first night

As You Like It

Tom Harper gets a welcome dose of Summer Shakespeare with HCTC's 'As You Like It'

 

As You Like It is a classic Shakespearean comedy when it comes to the joys and follies of nature and love, and tells the story of the blossoming relationships of a spectrum of characters that find themselves torn away from courtly life towards the revelry and liberty of the Forest of Arden. In light of the challenges presented by the plot’s many twists and turns, the Hill College Theatre Company must be commended for handling them clearly and maturely, such as with the deceptive and hapless flirtations between the play’s protagonists Rosalind (Naoise Murphy) and Orlando (Alex Tansey). Murphy in particular must be congratulated on her ability to balance her character’s assertive and helpless qualities, which in spite of occasionally slipping nevertheless had the audience hanging on her every word. Shakespeare’s infamous ‘All the World’s a Stage’ monologue was also expertly delivered by Joseph Kelen, and the sass and fervour of characters such as Celia (Eleanor Stephens) and Phebe (Josie Williams) added an enjoyable vibrancy to their dynamics with other characters.

 

Where the play really shone was through its use of music and dance, which brilliantly captured its pastoral undertones whilst also offering numerous opportunities for comedy, such as with the hilariously delivered lyrical speech of Duke Amiens (Maurice Samely). This said, such resources were not exploited enough, as upon taking my seat before the play’s opening I cannot help but have felt that music would have been a useful means of immersing the audience in the atmosphere that the Company was trying to create; especially when surrounded by the imposing Trevelyan buildings which were at times distracting.

 

Nevertheless, the actors themselves vivaciously brought out the comedic subtleties of the play, and particular mention must be given here to Nick Denton, whose humorous presentation of Touchstone, the eponymous fool, had the audience smiling every moment that he was on stage (his announcement of the interval, during which he recommended that the audience retire to the ‘buttery bar’, was a stroke of genius). Such energy was matched by JJ Bute, whose ability to play the contrasting characters of Adam and Duke Frederick with such enthusiasm must be commended. A minor criticism here would be that such flamboyancy often diverted the audience’s attention away from the plot’s key developments, however this was regularly averted.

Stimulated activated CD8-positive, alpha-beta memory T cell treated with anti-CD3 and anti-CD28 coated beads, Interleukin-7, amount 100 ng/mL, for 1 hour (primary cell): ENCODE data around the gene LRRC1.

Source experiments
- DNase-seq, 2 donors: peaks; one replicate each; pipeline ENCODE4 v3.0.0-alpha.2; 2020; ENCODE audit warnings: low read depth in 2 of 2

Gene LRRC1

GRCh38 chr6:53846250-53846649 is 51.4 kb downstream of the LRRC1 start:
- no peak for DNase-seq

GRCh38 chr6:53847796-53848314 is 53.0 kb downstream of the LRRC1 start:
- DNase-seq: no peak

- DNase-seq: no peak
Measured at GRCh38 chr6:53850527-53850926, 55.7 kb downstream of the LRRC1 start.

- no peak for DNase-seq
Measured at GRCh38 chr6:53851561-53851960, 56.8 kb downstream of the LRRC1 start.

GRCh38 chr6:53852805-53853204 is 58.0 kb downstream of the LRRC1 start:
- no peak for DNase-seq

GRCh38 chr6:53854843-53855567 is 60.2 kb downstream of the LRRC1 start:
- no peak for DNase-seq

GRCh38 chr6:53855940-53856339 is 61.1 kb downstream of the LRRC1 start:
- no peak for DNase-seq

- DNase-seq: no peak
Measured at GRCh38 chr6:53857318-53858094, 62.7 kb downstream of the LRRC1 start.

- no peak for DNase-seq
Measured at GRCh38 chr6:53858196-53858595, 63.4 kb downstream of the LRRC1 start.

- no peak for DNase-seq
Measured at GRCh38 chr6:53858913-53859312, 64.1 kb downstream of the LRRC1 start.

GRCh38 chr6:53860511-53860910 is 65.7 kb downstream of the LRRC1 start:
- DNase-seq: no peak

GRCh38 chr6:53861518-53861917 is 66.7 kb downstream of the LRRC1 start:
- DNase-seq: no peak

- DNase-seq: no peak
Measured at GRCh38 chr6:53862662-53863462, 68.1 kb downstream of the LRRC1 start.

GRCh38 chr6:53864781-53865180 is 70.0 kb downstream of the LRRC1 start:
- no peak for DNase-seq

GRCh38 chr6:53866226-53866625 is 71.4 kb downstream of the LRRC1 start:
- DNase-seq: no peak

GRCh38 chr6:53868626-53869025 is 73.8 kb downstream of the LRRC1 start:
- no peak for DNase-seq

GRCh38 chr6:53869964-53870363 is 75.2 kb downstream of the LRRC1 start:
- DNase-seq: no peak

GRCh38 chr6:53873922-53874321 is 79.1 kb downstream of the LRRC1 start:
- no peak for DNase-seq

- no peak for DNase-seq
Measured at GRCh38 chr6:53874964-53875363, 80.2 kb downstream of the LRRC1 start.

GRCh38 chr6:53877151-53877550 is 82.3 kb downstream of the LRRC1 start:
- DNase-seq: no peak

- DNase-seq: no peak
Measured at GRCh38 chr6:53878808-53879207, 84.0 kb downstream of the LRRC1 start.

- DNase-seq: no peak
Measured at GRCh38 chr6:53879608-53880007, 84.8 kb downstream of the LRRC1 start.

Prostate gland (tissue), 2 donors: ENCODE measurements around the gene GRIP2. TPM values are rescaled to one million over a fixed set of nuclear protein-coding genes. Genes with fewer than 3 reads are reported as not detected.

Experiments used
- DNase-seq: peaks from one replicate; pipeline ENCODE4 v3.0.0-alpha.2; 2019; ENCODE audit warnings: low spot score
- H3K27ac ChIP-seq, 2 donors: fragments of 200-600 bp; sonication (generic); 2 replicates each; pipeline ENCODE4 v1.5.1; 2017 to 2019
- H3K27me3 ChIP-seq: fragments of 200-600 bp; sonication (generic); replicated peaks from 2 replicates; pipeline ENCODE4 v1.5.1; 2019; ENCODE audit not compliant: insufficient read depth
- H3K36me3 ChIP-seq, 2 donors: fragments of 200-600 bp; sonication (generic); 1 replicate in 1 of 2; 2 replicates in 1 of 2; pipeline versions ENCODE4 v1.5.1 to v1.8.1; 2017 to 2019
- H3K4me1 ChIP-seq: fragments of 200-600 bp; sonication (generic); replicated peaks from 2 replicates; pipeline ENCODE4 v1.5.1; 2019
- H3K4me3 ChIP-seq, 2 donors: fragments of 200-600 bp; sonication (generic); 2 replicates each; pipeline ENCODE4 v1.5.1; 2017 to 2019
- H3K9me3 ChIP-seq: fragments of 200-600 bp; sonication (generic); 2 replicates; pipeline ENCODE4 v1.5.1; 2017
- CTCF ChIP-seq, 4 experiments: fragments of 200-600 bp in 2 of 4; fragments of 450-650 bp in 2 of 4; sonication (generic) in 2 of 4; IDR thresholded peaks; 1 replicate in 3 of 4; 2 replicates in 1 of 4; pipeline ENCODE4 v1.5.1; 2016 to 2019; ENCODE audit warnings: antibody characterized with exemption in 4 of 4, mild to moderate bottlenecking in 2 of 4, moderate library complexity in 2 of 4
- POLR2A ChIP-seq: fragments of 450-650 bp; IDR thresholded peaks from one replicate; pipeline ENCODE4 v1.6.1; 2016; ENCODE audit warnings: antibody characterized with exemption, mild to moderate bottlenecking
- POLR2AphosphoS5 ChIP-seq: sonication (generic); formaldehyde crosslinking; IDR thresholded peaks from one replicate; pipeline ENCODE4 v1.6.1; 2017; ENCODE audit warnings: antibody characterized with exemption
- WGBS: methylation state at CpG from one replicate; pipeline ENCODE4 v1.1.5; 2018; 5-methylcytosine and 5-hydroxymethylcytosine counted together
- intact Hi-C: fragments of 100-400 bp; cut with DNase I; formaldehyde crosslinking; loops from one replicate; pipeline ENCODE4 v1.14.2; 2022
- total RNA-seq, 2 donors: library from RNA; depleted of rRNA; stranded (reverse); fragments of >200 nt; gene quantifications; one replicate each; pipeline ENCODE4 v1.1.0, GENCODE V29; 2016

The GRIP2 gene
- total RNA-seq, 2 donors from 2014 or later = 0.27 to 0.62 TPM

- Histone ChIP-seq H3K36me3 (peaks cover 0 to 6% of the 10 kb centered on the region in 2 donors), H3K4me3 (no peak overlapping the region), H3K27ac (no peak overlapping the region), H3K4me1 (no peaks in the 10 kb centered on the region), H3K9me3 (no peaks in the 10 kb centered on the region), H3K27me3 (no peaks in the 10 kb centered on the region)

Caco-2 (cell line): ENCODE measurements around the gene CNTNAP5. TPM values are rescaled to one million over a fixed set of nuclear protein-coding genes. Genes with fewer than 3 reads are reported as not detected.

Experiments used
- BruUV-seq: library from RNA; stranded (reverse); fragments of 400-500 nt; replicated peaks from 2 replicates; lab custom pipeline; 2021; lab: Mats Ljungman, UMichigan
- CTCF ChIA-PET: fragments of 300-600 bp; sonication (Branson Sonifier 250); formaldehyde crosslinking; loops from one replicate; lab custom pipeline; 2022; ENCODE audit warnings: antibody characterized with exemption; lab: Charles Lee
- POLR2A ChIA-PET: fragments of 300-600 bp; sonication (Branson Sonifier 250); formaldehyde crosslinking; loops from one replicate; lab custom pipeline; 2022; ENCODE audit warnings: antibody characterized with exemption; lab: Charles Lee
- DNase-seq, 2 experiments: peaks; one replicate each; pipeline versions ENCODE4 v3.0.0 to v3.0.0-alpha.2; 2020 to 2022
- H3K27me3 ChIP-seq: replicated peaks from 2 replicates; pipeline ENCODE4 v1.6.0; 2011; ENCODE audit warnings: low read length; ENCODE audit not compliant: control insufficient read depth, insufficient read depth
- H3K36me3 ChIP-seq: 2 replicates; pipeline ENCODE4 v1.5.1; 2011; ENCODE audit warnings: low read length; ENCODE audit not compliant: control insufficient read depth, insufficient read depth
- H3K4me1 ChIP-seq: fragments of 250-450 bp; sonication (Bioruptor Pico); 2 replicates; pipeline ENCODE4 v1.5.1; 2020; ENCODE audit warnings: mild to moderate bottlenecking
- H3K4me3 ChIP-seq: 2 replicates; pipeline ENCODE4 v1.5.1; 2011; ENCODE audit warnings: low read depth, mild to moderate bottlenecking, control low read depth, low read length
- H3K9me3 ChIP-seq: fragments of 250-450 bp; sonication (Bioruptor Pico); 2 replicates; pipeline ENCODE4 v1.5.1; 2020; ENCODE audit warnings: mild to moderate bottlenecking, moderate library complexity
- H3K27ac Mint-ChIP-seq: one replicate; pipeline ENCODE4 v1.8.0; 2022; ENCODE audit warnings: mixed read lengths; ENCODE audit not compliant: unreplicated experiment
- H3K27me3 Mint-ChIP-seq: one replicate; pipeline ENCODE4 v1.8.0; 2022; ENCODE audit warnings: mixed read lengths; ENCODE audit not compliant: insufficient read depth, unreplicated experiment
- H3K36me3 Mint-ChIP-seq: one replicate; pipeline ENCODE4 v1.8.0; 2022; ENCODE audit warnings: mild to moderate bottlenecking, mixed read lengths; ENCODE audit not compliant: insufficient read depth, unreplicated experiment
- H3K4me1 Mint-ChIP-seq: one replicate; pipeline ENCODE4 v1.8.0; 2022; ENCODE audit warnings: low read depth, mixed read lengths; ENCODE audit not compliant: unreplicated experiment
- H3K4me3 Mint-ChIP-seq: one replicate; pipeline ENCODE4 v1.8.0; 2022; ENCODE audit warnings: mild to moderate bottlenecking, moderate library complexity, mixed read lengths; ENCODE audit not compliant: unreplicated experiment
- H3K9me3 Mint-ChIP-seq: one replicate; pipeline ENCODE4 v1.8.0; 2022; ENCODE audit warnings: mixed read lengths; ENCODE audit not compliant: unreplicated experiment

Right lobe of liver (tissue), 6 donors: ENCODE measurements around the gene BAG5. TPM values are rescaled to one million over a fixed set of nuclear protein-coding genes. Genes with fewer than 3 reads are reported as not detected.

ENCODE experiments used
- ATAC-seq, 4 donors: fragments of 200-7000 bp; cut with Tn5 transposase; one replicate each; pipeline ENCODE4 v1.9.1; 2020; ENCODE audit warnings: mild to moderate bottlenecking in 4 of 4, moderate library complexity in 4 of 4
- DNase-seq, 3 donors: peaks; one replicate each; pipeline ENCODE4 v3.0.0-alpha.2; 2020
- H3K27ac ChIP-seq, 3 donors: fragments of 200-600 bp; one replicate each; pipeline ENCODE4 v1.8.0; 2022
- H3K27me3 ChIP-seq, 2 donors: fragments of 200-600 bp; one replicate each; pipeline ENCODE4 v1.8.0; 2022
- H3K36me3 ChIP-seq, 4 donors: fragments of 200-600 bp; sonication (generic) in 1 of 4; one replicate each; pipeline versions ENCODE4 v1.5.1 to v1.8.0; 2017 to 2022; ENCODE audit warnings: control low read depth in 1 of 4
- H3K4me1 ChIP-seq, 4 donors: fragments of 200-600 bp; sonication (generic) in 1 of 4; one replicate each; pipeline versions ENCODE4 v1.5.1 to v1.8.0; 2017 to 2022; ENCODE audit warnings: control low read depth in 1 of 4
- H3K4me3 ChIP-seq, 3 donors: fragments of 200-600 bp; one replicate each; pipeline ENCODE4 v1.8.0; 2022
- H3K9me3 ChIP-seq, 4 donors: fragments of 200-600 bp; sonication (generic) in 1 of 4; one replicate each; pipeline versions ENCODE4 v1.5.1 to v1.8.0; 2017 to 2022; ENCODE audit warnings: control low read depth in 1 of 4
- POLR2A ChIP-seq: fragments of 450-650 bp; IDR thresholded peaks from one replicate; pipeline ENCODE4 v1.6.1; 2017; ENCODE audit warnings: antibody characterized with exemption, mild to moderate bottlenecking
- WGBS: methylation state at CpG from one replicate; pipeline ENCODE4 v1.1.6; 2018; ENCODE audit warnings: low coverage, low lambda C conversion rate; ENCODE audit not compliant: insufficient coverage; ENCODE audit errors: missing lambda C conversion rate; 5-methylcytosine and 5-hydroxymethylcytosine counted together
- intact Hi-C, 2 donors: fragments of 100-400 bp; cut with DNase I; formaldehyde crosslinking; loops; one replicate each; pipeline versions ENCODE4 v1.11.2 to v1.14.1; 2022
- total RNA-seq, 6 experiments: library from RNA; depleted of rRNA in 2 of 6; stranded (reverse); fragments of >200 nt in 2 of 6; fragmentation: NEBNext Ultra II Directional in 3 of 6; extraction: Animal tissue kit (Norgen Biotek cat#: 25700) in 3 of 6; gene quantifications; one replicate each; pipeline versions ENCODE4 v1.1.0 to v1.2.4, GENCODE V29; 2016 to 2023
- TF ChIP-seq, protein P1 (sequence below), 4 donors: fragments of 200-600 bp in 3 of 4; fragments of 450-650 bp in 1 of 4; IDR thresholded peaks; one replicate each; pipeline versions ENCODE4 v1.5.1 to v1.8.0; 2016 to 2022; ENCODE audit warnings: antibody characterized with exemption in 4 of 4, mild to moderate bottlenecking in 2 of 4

Having said this, the play’s main fault was its pace, which was sporadic and occasionally chaotic. Although things improved as the performance progressed, leading up to a finale that was polished and enjoyable, the first few scenes felt extremely rushed, with an ultimately disappointing fight scene between Orlando and Charles the Wrestler. The Company would do well to spend more time bringing out the meaning in Shakespeare’s words, which we at points lost to the audience. Furthermore the transitions between scenes were often too slow and brought the performance to a halt: here again the use of music could have been brought out more, which should have been used during scene changes rather than after them.

 

Nevertheless, the production team must be applauded for a sterling job on the costumes and set. Although the play’s 1960s spin seemed a tad redundant, the contrasting settings of the city and the forest were a delight for the eyes (and an error involving the changing of the set was handled subtly and professionally), whilst the bright and vibrant outfits worn by the actors kept us glued to everything that was happening on stage. Rachel Smith’s apt direction was also effectively brought out by her dynamic and varied use of staging, which kept the play interesting and prevented it from being too static. On balance, the play was humorous and professionally handled, doing justice to one of Shakespeare’s more complex pieces of theatre.

14 June 2015

The views expressed in the reviews and comments on this page are those of the reviewer, and are not representative of the views of DST or Durham University.
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